The full revolution of Nicki Minaj

“You know what?” Nicki Minaj says, catching a laugh in the back of her throat. “This era will be a billion times more epic than anything ‘Anaconda’ could have delivered. I think this era will definitely be the most memorable and the most impactful of my career yet.”

Lately, the Trinidadian-born, Queens-raised, international hip hop superstar has been keeping vampirical hours. “I’ve been a little bit swamped,” she explains – a funny choice of words, considering her current residence in the sinking cosmopolis of Miami Beach. Minaj has been here for most of 2017 working on her new album – her first since 2014’s The Pinkprint. “This is my main stomping ground. Every day is different. Some days I’ll go into the studio at six in the morning, some days I won’t come out until six in the morning.”

When it comes to giving intel on any direction the new album might be taking, Minaj keeps all the juicy details firmly locked away, including when it may actually see the light of day. “I’ve made it my business with this album to not even put a date or a deadline on it,” she says. “I can’t say if I’m fifty-per-cent, eighty-per-cent or ten-per-cent done, because I don’t know. Tomorrow, I might walk into the studio and decide that I don’t like anything I’ve done in the last six months. Or, tomorrow I might walk in and feel like the whole album is done. There’s so much beauty in not knowing. I just want to go in the studio and create like I used to, before there were any expectations. You know? When I was just having fun, working on my mixtapes, going in and creating… writing my little life.”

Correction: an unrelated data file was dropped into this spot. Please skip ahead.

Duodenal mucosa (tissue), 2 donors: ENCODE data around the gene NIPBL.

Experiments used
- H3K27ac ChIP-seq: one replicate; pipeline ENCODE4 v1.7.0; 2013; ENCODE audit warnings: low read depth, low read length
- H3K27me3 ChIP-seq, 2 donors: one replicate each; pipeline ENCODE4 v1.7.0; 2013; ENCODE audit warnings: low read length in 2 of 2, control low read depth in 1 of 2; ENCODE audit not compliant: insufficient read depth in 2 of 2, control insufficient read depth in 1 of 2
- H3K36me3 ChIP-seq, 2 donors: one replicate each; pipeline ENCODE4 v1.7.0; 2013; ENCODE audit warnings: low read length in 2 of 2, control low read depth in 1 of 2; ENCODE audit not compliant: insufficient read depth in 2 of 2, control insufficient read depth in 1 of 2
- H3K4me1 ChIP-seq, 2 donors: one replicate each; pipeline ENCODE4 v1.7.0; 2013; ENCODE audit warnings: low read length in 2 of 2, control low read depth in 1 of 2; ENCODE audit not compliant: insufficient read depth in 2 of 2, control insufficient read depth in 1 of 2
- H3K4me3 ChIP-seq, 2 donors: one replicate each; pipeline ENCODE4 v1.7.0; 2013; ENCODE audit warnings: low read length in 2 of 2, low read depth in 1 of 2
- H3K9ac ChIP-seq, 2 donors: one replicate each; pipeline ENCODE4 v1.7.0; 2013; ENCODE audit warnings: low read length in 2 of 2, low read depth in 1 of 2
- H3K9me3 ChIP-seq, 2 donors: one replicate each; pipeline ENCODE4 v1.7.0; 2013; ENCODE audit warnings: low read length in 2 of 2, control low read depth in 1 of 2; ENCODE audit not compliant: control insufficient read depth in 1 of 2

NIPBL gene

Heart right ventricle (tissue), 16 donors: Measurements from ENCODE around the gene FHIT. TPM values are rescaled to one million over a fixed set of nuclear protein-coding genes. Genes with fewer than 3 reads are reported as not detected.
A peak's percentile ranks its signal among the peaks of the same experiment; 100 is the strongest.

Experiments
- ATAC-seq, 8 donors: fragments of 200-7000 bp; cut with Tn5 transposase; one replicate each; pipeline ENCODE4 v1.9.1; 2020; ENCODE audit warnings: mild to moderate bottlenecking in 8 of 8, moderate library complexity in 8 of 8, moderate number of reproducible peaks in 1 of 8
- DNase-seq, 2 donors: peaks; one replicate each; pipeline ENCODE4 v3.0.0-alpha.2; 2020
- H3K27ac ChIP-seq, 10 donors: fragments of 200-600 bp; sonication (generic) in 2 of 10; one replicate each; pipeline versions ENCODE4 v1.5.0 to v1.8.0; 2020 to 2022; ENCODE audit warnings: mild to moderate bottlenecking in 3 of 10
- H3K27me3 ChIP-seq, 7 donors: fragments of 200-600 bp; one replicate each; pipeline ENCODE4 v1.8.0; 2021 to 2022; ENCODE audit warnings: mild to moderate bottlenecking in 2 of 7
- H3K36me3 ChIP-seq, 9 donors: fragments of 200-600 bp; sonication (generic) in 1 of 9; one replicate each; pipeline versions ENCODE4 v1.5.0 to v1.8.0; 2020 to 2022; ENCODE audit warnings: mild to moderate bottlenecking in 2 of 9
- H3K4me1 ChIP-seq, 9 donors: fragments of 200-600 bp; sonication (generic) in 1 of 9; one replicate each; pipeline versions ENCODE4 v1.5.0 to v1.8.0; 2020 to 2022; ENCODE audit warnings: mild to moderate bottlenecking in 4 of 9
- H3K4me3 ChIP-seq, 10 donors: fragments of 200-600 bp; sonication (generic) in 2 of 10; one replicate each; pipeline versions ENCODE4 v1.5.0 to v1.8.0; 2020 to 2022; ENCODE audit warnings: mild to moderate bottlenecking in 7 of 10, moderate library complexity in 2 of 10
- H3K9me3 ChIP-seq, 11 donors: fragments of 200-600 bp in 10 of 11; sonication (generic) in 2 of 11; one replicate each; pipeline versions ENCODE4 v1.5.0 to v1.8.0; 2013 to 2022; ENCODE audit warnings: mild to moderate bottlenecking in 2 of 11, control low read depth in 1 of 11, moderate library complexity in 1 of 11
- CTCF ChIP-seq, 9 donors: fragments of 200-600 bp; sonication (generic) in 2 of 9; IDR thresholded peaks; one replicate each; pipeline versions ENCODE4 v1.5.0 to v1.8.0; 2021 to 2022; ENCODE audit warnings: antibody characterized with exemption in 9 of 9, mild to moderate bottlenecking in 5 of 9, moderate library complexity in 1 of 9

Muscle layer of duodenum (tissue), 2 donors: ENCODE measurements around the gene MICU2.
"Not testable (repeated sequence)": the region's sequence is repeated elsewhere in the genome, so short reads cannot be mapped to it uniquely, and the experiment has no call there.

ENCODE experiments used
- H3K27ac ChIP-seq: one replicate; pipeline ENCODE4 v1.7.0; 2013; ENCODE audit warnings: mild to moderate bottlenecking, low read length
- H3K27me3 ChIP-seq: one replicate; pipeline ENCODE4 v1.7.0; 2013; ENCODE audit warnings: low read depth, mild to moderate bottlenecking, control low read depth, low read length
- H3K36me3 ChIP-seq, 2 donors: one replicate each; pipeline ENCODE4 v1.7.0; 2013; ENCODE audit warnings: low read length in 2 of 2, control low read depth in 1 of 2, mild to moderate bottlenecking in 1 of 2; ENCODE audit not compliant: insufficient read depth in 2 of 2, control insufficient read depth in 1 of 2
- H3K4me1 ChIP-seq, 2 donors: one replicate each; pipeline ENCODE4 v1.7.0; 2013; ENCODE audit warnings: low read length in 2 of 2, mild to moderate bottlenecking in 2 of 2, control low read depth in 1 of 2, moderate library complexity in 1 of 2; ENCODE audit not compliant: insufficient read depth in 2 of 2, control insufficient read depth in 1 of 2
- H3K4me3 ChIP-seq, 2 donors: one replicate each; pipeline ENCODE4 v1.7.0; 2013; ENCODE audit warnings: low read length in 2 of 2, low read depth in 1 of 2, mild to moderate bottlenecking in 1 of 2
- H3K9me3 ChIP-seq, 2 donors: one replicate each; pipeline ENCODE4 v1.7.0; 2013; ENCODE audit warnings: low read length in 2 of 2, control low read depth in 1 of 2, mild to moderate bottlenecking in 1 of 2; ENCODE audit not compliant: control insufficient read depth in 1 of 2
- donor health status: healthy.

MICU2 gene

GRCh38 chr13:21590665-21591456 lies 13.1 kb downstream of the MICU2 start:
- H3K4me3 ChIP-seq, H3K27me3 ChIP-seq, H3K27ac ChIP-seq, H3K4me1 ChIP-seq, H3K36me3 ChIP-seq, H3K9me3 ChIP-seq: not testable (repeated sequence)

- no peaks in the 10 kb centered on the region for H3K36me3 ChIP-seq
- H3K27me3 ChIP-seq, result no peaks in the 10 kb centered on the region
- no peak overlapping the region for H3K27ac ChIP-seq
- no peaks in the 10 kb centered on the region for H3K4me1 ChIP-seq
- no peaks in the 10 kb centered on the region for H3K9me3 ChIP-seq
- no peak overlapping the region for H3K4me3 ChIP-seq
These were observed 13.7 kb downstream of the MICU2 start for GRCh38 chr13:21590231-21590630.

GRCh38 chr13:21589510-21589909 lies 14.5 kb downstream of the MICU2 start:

Because of her recording schedule, Minaj often wakes up to sweeping night views of the Atlantic Ocean. She loves to gaze at it, she says. It makes her feel small. “I didn’t realise the water would have so much of an effect on me,” she reveals, “but it keeps me calm. It does something to me. Even when it’s raining I go out on my balcony and all I can see is water and the sky, and I feel so small in relation to the world that I have no choice but to feel super-grateful. It’s been making me centre into myself.”

One can imagine Minaj’s difficulty in escaping her own bigness. Since 2007, she has become not just globally famous, but one of music’s most iconic presences. She has, by any available metric, surpassed every other female hip hop artist to become the most successful in history. Minaj will be as important to this decade as The Notorious B.I.G. and Tupac were to the 90s. It’s likely her career will span many decades, like Madonna’s or Cher’s. She is the embodiment of millennial pink. The New York Times called her the most influential female rapper of all time. And, at the time of our chat, Billboard reports that emerging star Cardi B has landed the first top-ten solo female rap song (“Bodak Yellow”) since Minaj, underscoring the Queens rapper’s stature as the standard-bearer for female emcees.

Read more at Dazed Digital.